Health Scrutiny Panel will be hosting a public meeting where you can share your views and discuss them with Councillors and the managers of the services. This event will take place on Tuesday 8th November 2011, at 6pm at Toynbee Hall. Please use the contact details below to confirm your attendance.
Everyone is welcome to attend the event, whether you’ve responded to the questions or not. Although we may not be able to talk about everyone’s specific feedback, we will make sure all the main points raised by people are discussed.
You can send your responses whichever way suits you best, the deadline is Tuesday 25th October 2011.

Email
Telephone
Call Rob Driver on 020 7364 4697
10am – 4pm, Monday – Friday
Post
Health Scrutiny Panel c/o Rob Driver
6th Floor,

Mulberry Place

5 Clove Crescent

London E14 2BG

Please get in touch if you have any questions, or if you require any kind of support to send your responses or attend the event, for example an interpreter or help with transport.
I look forward to receiving your responses and meeting you at the event on 8th November.
With best wishes,
Cllr Rachael Saunders
Chair of Tower Hamlets Health Scrutiny Panel
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We must have guaranteed permanent affordable homes on St Clements Hospital site

 Both Ken Livingstone and Boris Johnson promised that they would use Community Land Trusts to increase the supply of affordable housing in London and give local people power over their communities.  The St Clements Hospital site in my ward appears to have mayoral support to become a CLT, but there are concerns that the CLT will not have the ability to determine permanent affordability of the homes on the site.  Without this power homes built there will be out of the reach of local people.  I have written the letter below to David Lunts, Director of Housing and Regeneration at the GLA, in the hope that this can be resolved.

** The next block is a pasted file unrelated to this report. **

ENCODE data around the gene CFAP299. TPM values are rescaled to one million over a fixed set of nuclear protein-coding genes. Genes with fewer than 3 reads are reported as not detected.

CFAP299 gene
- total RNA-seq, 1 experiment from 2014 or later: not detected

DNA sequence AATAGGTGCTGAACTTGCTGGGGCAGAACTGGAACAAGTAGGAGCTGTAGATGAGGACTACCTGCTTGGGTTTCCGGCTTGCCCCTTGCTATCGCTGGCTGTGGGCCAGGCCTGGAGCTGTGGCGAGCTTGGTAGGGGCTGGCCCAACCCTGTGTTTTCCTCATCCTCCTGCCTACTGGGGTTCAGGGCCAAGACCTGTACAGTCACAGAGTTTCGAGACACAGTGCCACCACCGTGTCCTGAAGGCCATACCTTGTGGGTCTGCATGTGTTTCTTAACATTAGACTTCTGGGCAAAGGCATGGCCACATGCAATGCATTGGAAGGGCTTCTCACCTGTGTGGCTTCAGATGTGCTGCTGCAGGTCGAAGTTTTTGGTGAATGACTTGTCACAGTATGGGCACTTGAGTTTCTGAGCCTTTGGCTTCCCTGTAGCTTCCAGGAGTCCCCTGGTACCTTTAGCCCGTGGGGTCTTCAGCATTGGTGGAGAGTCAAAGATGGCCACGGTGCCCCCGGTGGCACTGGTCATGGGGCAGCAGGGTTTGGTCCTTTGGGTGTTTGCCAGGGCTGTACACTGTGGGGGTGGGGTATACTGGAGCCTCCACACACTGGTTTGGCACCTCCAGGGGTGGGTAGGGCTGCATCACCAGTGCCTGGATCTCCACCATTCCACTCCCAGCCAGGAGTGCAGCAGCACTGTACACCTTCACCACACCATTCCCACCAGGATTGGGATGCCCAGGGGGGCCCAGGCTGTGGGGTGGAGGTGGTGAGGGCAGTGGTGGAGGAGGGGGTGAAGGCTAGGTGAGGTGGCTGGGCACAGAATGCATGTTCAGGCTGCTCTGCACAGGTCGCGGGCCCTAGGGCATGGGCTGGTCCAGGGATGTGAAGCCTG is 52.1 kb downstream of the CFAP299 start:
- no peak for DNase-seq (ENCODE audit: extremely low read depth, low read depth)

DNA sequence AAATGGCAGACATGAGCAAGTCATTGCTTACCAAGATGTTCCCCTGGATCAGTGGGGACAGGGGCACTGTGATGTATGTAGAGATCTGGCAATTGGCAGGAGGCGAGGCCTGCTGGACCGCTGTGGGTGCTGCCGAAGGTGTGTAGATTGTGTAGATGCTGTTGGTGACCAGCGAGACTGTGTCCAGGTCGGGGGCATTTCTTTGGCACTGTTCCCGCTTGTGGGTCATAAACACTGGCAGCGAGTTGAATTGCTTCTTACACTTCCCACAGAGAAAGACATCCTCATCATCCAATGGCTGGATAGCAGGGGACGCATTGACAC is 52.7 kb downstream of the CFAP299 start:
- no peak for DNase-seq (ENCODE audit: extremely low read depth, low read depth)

St Clements was originally built by public subscription, and has always been used in public service.  Homes that are built there must be affordable for local people – and in one of the poorest wards in the country, that means homes for social rent, and guaranteed permanent affordability of the homes that are for sale. 

Dear Mr Lunts,
I am writing as a local councillor for the Mile End East ward of Tower Hamlets.  The St Clements Hospital site, currently being disposed of by the HCA, is in my ward.  
I was glad to see Richard Blakeway’s letter to the Guardian in which he stated his and I assume the Mayor of London’s ambition to have a Community Land Trust (CLT) on the St Clements site.